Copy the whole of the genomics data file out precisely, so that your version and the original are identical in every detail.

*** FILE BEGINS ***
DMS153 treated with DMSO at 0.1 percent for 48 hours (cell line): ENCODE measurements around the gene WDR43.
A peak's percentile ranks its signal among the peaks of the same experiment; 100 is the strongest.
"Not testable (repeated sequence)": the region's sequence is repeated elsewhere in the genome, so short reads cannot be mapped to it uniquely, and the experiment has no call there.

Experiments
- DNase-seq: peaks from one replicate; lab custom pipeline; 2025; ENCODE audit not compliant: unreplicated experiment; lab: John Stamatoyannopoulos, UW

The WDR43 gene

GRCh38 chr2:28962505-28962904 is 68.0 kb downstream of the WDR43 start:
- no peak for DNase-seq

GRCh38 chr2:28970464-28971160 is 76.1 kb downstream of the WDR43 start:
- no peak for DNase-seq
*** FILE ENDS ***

DMS153 treated with DMSO at 0.1 percent for 48 hours (cell line): ENCODE measurements around the gene WDR43.
A peak's percentile ranks its signal among the peaks of the same experiment; 100 is the strongest.
"Not testable (repeated sequence)": the region's sequence is repeated elsewhere in the genome, so short reads cannot be mapped to it uniquely, and the experiment has no call there.

Experiments
- DNase-seq: peaks from one replicate; lab custom pipeline; 2025; ENCODE audit not compliant: unreplicated experiment; lab: John Stamatoyannopoulos, UW

The WDR43 gene

GRCh38 chr2:28962505-28962904 is 68.0 kb downstream of the WDR43 start:
- no peak for DNase-seq

GRCh38 chr2:28970464-28971160 is 76.1 kb downstream of the WDR43 start:
- no peak for DNase-seq